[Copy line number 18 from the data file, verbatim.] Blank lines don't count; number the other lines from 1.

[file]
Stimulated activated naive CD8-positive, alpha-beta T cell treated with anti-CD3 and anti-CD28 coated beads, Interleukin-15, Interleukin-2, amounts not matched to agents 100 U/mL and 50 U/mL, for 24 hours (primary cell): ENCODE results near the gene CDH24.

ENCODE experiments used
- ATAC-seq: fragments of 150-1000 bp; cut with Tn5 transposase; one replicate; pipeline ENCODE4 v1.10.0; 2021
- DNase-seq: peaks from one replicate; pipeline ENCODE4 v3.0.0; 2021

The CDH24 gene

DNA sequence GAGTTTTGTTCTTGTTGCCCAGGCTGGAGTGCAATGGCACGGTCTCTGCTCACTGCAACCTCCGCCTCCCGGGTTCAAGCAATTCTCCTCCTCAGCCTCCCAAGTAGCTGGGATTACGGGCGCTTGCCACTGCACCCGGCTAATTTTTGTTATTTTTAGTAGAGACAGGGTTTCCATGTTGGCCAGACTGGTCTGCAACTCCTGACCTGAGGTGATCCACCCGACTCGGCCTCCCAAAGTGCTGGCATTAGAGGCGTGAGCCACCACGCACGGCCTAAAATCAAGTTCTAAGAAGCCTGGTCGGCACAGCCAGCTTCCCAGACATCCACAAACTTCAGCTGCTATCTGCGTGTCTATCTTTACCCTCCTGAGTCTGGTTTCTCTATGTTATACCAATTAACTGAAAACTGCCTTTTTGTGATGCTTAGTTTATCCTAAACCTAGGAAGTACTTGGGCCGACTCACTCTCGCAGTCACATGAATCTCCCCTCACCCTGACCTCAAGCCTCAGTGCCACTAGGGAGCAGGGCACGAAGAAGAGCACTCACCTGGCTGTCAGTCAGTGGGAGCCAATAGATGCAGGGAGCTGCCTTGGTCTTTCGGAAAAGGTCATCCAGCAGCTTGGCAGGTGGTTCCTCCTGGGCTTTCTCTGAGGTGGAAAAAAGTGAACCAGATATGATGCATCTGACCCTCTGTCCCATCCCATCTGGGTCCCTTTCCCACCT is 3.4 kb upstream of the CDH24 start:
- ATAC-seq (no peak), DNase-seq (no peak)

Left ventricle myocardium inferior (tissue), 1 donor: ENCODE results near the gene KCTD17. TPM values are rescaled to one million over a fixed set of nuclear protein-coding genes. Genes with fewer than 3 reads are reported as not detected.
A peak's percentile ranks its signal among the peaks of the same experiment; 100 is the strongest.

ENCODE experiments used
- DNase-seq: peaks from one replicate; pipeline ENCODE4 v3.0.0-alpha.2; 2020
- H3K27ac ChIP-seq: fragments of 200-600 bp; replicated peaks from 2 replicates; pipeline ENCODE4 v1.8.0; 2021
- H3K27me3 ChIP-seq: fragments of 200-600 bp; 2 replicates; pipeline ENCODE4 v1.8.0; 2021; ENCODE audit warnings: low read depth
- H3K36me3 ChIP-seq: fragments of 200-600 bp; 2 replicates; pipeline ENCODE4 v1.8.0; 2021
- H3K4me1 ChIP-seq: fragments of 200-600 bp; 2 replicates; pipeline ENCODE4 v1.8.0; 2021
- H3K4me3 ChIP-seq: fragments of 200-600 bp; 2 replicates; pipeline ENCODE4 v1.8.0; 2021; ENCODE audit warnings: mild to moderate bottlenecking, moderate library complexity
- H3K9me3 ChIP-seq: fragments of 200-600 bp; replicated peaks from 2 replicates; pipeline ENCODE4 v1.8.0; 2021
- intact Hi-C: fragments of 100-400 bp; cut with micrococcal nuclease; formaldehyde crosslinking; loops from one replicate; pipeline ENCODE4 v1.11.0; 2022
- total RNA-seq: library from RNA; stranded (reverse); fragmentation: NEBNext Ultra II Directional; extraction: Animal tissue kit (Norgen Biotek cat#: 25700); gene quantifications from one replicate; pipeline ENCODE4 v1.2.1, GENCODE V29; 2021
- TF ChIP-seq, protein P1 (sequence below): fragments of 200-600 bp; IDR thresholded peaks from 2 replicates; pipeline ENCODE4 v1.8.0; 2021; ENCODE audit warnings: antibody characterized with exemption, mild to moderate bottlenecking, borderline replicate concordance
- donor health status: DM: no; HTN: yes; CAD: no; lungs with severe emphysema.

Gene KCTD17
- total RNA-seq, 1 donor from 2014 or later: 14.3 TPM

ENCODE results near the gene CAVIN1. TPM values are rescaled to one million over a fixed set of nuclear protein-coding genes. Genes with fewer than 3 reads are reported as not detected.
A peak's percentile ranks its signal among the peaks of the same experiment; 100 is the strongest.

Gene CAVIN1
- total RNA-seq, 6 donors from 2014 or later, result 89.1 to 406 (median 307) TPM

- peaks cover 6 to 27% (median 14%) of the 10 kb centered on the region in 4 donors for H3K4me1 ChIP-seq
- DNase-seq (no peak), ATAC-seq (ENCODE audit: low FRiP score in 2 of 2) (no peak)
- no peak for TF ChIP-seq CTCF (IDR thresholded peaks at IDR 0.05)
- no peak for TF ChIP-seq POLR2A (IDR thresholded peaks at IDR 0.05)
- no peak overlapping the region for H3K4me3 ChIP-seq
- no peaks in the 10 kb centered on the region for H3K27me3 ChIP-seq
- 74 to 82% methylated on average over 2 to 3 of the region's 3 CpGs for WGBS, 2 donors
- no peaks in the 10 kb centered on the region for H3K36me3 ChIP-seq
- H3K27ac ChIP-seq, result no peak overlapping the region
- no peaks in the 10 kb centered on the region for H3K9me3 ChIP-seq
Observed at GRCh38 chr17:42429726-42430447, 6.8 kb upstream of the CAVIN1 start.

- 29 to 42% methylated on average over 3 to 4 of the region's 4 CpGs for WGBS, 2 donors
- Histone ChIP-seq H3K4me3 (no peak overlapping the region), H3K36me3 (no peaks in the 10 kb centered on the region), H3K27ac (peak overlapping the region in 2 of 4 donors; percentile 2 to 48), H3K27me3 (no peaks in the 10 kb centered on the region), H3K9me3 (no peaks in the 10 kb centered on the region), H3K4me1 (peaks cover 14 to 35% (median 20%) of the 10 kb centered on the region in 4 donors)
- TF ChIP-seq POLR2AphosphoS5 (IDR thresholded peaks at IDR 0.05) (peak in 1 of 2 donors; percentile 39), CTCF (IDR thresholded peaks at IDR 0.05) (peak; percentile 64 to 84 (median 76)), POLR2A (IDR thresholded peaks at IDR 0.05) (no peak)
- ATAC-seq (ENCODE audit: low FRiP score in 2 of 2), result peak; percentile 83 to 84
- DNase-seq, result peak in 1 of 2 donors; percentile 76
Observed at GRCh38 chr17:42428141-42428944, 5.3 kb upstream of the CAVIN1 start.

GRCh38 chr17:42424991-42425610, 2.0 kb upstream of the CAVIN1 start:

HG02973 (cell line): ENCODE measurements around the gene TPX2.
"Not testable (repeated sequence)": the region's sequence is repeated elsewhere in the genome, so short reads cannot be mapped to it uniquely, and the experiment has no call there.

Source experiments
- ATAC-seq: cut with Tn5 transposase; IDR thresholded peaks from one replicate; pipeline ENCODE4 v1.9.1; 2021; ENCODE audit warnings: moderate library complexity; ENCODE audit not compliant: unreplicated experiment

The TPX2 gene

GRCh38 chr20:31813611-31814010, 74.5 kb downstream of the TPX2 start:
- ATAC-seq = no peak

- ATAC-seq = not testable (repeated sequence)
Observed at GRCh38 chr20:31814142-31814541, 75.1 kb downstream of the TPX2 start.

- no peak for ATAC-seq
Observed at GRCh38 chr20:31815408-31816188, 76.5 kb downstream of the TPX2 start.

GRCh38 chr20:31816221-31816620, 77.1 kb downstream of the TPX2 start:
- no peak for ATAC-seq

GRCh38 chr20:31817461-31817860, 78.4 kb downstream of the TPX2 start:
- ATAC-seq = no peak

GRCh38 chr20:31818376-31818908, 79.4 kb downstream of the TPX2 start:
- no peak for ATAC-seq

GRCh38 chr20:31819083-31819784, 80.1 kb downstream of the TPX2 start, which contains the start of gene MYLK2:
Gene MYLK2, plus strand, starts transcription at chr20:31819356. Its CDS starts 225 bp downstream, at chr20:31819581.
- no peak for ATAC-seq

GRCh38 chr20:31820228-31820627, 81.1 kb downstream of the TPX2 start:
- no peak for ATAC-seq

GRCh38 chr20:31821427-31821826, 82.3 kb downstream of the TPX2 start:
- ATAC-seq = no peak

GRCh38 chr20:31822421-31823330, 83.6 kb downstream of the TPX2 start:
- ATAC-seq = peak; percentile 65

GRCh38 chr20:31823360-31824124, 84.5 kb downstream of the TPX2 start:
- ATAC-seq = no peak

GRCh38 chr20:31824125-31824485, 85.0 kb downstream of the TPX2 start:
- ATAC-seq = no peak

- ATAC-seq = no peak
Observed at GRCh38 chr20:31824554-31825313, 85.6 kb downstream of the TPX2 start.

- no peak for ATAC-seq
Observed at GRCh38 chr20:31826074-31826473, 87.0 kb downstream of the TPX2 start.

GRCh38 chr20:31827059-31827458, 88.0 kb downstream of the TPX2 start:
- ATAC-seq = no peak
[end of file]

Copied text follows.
- intact Hi-C: fragments of 100-400 bp; cut with micrococcal nuclease; formaldehyde crosslinking; loops from one replicate; pipeline ENCODE4 v1.11.0; 2022